A decade ago, the American Journal of Ophthalmology (the Journal) completed a full peer review of almost all submitted manuscripts, feeling it was a responsibility of the Journal. Five years ago, with increasing submissions and a relatively stable, competent peer review pool, the Journal started to triage manuscripts, mainly at the Editor in Chief level, resulting in about 10% of manuscripts rejected at submission, along with a brief note to the authors. Over the past 3 years the Executive Editors have been further empowered to triage manuscripts and to decline further peer review of a manuscript if they are confident that it would not be accepted by the Journal. Still, this last year the Journal sent about 80% of manuscripts for full (or almost full) peer review. Based on a 300% increase in submissions over the past decade, it is now necessary to accelerate the process of declining full peer review of some manuscripts. The Journal is confident with this decision since the Editorial Board, specifically the Executive Editors, are very experienced and are capable of making these critical decisions. The authors of these rejected manuscripts will be advised that the manuscript is not competitive with current manuscripts either because the content is too specialized, the study is poorly designed, the manuscript is poorly written, or there is insufficient new information.
Most of the major journals have been triaging manuscripts for years now and some send only a small percentage (single digit) for full peer review. At the recent Peer Review Congress in Chicago during September 2013, a prospective study was reported indicating that editors were able to predict with high efficiency whether a manuscript will be acceptable to their journal with minimal risk of overlooking a manuscript that would be accepted following complete peer review. The discussion that followed at the Peer Review Congress indicated that almost all journals are performing some form of triage. JAMA Ophthalmology recently indicated that they are sending only one-third of submissions out for full peer review. Our Journal is going to institute more intensive triage and additionally accelerate the process of review or decision making. We anticipate sending about 50% of future submissions out to the voluntary peer reviewers. Manuscripts that are not reviewed outside the Editorial Board will be returned more quickly to the authors; ultimately this will assist authors in placing their manuscripts in the appropriate journal and hopefully provide a quicker review for those that the Journal chooses for full peer review.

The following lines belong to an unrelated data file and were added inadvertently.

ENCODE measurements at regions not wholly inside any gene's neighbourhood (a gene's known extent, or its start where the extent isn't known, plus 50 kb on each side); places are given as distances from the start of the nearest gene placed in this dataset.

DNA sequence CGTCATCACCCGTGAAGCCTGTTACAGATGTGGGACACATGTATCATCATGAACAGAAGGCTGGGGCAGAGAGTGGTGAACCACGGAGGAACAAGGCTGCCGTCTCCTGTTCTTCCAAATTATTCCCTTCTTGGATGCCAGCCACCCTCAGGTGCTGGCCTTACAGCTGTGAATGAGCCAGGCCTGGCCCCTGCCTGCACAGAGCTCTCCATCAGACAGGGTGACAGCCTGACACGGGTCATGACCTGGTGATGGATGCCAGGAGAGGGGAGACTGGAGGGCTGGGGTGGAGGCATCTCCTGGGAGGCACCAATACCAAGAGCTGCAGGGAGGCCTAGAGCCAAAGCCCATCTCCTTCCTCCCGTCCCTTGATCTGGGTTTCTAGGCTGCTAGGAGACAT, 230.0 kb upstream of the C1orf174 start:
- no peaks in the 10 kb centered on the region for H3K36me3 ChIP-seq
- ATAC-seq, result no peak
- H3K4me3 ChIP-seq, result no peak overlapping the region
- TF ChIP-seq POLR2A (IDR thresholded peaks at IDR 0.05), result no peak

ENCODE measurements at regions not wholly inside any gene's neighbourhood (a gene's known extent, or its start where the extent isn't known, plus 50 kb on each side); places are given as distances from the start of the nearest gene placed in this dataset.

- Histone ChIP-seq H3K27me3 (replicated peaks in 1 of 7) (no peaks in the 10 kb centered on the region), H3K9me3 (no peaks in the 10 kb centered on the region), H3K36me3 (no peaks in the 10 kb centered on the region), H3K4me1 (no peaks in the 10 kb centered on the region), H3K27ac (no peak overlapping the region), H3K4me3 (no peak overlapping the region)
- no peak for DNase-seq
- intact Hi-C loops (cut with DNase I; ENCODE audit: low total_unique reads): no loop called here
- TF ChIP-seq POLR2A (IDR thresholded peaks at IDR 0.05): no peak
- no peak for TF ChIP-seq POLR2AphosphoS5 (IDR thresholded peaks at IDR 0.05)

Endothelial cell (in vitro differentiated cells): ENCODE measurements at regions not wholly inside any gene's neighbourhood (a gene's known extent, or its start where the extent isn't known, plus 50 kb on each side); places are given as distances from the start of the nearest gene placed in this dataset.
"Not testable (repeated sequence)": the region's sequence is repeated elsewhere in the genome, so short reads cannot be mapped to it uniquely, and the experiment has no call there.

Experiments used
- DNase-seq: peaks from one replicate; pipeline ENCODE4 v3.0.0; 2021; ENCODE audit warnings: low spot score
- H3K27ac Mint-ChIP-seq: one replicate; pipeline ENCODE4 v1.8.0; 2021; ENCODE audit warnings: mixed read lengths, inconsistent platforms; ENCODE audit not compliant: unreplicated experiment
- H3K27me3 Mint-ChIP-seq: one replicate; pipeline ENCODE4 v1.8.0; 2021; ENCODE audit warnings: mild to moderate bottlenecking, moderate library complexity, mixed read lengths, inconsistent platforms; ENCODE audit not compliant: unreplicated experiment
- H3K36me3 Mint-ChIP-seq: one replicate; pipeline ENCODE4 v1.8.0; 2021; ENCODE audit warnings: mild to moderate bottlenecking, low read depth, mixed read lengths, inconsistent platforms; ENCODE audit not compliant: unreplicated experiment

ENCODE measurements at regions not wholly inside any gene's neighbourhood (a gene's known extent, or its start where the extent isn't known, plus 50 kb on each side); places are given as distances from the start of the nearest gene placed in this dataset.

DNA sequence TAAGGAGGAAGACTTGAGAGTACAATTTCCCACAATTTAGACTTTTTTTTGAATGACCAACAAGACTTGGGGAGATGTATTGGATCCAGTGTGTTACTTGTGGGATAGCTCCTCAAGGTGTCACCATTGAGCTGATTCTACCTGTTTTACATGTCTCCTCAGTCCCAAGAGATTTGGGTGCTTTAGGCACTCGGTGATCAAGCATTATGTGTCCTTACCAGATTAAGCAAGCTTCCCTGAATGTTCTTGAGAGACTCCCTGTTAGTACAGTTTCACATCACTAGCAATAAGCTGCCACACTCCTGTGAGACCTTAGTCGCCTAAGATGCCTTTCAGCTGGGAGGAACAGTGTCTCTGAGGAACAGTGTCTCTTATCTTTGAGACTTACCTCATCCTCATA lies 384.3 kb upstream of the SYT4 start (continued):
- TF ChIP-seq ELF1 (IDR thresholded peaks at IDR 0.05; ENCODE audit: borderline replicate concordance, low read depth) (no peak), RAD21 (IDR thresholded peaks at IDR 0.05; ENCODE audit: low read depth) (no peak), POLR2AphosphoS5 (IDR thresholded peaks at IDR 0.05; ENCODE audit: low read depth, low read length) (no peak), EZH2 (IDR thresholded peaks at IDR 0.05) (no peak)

Studies of our Journal reveal that reviewers, if they are going to review a manuscript, accept the invitation within a few days. In this new process, if the invitation to review is not accepted within 5 days, the manuscript invitation is withdrawn and another reviewer will be invited. A reviewer that accepts the invitation will then be given 14 days to complete a review or the manuscript invitation will be withdrawn and the next reviewer invited. For most manuscripts there will continue to be 3 reviewers in addition to the Editor in Chief. If the process is delayed, the Executive Editors are requested to perform more detailed peer reviews of their assigned manuscripts or request more assistance from members of the Editorial Board. Obviously this requires more commitment by Editorial Board members of this Journal. Another caveat is that an article will be rejected if 10 reviewers have declined the invitation to review the manuscript. Recently we have had 30–40 reviewers invited for some manuscripts without success in completing the review; returning the manuscript to the authors earlier seems the fairest process, since the manuscript has demonstrated a lower level interest to our reviewers.